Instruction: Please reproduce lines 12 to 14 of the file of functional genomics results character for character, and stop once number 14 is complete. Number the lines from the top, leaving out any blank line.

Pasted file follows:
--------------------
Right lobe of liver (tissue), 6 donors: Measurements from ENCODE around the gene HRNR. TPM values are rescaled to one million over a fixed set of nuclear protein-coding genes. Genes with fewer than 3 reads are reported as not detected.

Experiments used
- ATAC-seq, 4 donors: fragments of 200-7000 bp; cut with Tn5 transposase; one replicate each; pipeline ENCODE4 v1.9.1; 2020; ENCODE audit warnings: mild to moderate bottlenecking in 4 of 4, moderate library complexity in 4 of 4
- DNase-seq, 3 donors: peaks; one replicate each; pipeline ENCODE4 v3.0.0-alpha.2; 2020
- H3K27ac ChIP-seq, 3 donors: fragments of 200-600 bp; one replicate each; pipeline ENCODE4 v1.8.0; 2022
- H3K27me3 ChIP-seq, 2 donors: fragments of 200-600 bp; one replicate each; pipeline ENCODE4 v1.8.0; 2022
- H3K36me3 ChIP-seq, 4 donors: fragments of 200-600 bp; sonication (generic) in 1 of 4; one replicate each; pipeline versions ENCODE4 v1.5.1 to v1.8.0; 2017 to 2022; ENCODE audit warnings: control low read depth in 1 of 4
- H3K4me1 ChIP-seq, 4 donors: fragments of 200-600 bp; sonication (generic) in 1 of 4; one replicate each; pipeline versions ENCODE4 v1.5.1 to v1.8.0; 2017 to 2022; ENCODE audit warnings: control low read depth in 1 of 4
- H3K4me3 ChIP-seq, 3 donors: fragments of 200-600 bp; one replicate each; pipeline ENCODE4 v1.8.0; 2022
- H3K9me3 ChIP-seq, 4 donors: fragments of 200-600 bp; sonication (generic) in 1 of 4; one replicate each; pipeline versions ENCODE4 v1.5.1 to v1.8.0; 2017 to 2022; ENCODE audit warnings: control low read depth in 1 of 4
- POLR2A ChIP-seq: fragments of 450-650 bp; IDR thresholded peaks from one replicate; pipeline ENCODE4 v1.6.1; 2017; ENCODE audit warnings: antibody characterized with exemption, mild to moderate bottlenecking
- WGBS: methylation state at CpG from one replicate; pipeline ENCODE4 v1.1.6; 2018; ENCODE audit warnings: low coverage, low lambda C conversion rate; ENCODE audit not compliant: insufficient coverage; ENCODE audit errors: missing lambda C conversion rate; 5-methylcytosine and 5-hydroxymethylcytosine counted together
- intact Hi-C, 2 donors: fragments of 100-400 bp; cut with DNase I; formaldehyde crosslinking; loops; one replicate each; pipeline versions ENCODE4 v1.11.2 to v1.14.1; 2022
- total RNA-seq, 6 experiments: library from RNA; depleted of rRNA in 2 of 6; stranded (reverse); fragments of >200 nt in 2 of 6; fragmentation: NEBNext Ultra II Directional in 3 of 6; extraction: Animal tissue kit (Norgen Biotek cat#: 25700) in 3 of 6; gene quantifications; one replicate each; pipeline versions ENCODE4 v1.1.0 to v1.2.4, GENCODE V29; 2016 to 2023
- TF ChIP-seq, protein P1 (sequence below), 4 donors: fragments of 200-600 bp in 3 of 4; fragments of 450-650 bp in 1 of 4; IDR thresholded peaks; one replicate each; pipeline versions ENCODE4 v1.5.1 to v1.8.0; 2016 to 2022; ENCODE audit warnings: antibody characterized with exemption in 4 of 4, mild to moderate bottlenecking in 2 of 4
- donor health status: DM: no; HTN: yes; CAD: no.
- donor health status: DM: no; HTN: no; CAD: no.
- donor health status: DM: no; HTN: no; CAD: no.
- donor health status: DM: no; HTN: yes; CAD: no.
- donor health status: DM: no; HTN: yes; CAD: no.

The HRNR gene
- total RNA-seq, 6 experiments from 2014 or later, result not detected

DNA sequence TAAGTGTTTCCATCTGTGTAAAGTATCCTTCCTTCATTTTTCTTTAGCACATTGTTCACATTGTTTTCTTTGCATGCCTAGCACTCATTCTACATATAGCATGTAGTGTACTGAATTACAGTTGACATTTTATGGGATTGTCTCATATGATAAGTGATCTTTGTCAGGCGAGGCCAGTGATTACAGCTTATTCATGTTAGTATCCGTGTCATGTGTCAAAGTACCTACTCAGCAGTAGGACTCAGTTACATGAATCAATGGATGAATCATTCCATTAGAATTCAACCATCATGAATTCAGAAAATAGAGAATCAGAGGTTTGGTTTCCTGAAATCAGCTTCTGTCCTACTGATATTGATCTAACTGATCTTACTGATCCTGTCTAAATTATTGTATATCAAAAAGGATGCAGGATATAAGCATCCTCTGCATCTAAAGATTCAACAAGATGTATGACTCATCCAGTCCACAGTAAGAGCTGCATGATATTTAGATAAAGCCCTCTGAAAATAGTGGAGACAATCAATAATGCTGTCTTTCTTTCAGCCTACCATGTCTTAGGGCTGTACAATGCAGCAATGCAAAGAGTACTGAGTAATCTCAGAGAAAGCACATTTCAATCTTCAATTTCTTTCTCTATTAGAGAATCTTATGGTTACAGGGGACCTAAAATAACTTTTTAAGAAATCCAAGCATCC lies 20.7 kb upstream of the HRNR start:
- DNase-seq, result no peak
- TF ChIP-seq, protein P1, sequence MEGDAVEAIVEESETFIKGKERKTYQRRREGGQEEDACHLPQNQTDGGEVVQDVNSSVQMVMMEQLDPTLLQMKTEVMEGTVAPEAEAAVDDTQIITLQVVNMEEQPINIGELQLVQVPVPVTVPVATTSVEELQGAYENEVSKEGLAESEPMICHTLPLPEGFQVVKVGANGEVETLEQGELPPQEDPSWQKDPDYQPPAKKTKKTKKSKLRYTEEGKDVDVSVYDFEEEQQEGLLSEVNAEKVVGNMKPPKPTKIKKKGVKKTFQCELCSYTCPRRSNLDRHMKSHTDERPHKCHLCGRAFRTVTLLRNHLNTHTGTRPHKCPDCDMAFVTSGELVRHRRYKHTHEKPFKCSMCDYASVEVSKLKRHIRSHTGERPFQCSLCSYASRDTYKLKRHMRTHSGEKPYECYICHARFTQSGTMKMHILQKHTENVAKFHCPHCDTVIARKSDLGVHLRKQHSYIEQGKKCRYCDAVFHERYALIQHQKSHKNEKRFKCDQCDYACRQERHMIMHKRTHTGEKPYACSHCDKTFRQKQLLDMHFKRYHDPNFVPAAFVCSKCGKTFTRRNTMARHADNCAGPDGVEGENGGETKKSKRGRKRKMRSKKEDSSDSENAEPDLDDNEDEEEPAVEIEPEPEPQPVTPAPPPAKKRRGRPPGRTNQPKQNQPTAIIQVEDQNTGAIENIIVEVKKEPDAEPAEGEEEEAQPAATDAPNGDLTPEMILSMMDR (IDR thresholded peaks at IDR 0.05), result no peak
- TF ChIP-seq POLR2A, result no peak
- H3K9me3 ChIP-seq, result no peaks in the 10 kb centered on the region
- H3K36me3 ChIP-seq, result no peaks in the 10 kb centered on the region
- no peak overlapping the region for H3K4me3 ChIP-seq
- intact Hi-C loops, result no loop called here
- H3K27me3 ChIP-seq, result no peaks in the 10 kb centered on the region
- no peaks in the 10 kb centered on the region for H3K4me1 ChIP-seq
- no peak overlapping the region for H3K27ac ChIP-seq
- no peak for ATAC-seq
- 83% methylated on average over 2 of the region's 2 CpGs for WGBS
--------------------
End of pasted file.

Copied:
- WGBS: methylation state at CpG from one replicate; pipeline ENCODE4 v1.1.6; 2018; ENCODE audit warnings: low coverage, low lambda C conversion rate; ENCODE audit not compliant: insufficient coverage; ENCODE audit errors: missing lambda C conversion rate; 5-methylcytosine and 5-hydroxymethylcytosine counted together
- intact Hi-C, 2 donors: fragments of 100-400 bp; cut with DNase I; formaldehyde crosslinking; loops; one replicate each; pipeline versions ENCODE4 v1.11.2 to v1.14.1; 2022
- total RNA-seq, 6 experiments: library from RNA; depleted of rRNA in 2 of 6; stranded (reverse); fragments of >200 nt in 2 of 6; fragmentation: NEBNext Ultra II Directional in 3 of 6; extraction: Animal tissue kit (Norgen Biotek cat#: 25700) in 3 of 6; gene quantifications; one replicate each; pipeline versions ENCODE4 v1.1.0 to v1.2.4, GENCODE V29; 2016 to 2023